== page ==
Playing with Piety: The Phenomenon of Indonesian Muslim Dolls

dc.contributor.author Budiyanto, A. en_US
dc.date.accessioned 2009-08-14T16:34:39Z
dc.date.available 2009-08-14T16:34:39Z
dc.date.issued 2009-08-14T16:34:39Z en_US
dc.description This journal has been published at different time periods under the following titles: Explorations: A Graduate Student Journal of Southeast Asian Studies, Explorations in Southeast Asian Studies, and The Journal of the Southeast Asian Studies Association. en_US
dc.description Budiyanto, A. 2009. Playing with Piety The Phenomenon of Indonesian Muslim Dolls. Explorations: A Graduate Student Journal of Southeast Asian Studies 9 (1):3-10. en_US
dc.description.abstract Introduction Muslim dolls are a new phenomenon within contemporary popular Islamic culture, particularly in Indonesia. While most contemporary Indonesian Islamist movements like Salafism (neo-Wahabism) are deeply influenced by transnational Islamist ideologies and thus reject any figures of humans,1 moderate Salafists often allow children to play with dolls. This acceptance is based on the Hhadits that spoke about Aisyah, the youngest wife of the Prophet, playing with a type of doll when she was about nine years old. Despite this acceptance, many conservatives still argue that Aisyah’s doll was not precisely a human-shaped doll. Muslim dolls emerged in Indonesia in 2005, soon after the reformation era2 when Islamic movements emerged more prominently in public spheres, marking a modern turn in the evolution of Islamic movements. Along with this transition into modernity, members of various Muslim organizations that married and built families began to consider secular toys for their children’s entertainment, particularly dolls. Not only were Muslim parents concerned about whether toys were or affordability of toys. Toy makers developed creative strategies in order to take these concerns into account. Muslim dolls and other popular “Islamic”imagery in popular culture—such as busana Muslim (Islamic clothes), Islamic stickers, Islamic music performances, among others—represent a huge material database for “religious visual culture.” en_US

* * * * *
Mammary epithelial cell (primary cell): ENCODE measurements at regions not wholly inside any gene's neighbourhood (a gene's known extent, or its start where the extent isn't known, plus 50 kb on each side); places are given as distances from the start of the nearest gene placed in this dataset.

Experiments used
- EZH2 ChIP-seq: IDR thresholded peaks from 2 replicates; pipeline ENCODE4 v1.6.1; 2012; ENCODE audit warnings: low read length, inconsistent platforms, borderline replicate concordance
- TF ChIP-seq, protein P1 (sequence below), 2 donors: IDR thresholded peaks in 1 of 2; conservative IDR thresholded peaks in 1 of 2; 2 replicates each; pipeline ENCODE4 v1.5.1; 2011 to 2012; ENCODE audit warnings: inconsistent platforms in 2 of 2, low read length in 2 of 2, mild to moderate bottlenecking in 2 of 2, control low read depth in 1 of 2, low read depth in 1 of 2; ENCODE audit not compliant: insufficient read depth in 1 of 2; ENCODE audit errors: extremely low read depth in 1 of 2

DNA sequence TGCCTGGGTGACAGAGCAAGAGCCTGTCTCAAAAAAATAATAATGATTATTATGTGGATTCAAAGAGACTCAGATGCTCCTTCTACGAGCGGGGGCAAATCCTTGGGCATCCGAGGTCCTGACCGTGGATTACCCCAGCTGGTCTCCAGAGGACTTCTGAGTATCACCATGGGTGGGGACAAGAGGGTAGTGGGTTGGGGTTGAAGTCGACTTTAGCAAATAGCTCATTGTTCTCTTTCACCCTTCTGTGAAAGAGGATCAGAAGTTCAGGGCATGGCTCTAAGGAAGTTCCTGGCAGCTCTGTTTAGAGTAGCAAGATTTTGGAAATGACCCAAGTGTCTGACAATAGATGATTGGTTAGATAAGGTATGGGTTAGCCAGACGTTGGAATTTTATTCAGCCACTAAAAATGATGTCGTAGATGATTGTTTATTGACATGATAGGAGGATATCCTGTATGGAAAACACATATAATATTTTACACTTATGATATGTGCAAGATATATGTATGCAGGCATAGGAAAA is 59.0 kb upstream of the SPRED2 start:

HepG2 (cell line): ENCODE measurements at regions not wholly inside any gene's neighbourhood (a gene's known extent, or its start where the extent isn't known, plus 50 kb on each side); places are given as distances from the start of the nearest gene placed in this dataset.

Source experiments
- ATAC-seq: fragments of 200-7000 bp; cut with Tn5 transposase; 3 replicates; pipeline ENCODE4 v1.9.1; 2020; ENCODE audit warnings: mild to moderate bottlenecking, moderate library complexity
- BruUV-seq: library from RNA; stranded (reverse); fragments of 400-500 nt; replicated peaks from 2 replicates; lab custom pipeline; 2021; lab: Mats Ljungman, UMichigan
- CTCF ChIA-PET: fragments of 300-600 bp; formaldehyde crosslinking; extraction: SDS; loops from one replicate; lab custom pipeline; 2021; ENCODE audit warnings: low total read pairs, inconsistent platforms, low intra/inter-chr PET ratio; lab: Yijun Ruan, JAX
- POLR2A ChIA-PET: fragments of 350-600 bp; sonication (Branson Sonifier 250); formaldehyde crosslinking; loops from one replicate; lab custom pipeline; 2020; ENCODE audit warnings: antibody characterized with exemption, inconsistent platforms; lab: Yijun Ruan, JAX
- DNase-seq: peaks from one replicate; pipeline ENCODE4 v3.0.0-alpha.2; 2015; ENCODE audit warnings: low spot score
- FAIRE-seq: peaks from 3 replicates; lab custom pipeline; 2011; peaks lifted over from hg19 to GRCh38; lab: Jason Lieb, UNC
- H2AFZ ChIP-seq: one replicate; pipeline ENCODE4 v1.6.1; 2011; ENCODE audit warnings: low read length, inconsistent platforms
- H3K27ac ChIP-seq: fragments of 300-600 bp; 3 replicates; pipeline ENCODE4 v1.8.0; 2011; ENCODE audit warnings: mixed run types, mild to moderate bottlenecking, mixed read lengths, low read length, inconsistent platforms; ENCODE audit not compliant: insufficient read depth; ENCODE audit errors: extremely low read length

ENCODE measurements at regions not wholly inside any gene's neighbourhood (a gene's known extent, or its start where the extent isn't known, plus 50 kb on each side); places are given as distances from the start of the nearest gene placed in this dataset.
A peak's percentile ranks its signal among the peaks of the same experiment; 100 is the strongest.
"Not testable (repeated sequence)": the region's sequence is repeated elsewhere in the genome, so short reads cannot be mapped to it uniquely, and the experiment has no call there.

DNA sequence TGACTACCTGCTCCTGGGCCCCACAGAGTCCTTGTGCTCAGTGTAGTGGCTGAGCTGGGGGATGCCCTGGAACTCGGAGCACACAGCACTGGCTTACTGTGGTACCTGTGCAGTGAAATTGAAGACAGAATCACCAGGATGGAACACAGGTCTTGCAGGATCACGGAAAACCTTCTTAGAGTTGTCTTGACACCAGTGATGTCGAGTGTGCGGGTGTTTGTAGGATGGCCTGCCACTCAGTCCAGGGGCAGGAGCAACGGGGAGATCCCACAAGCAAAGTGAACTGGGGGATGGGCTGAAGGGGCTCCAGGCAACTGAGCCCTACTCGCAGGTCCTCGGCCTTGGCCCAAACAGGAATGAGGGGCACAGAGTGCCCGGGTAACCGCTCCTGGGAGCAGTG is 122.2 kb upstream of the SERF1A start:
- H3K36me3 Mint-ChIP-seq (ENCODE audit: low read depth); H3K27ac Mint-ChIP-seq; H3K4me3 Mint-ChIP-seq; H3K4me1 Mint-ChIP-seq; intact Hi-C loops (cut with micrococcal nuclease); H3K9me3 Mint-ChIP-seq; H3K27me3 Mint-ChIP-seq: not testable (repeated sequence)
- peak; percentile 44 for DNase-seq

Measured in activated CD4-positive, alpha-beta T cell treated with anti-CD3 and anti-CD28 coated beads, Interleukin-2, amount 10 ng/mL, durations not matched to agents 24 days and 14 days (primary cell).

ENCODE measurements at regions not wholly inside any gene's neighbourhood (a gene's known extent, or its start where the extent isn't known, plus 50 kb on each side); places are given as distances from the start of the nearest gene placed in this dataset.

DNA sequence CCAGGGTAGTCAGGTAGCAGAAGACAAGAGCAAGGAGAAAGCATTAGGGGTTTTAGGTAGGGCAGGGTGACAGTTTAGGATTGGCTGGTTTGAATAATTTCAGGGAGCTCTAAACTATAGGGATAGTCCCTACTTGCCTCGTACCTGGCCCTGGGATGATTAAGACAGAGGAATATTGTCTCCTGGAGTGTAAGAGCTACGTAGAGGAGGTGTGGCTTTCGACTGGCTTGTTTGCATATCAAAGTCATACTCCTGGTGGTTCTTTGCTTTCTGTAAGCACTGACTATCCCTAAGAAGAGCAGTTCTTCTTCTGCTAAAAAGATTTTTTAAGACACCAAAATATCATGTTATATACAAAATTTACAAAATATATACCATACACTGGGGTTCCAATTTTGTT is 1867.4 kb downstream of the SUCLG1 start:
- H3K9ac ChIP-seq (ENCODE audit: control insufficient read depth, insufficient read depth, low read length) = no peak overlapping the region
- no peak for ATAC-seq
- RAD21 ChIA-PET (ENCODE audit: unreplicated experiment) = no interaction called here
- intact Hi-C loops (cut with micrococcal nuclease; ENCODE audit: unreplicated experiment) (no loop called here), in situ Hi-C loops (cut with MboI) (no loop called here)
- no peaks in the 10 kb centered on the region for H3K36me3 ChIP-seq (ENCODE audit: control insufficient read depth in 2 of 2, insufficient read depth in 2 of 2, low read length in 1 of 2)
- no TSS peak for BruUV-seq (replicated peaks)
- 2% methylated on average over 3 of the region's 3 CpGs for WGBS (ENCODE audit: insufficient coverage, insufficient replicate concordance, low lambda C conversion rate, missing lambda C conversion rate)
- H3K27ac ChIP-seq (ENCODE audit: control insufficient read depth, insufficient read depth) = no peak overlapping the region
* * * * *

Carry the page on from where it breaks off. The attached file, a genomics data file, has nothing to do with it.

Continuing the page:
dc.description.sponsorship The Student Activities Program Fee Board en_US
dc.format.extent 7 pages en_US
dc.identifier.issn 1945-8606 (Print) en_US
dc.identifier.issn 1945-8614 (E-ISSN) en_US
dc.identifier.uri http://hdl.handle.net/10125/10714
dc.language.iso en en_US
dc.publisher Center for Southeast Asian Studies, University of Hawai'i at Manoa en_US
dc.subject Indonesia en_US
dc.subject Islam en_US
dc.title Playing with Piety: The Phenomenon of Indonesian Muslim Dolls en_US
dc.type Article en_US
dc.type.dcmi Text en_US
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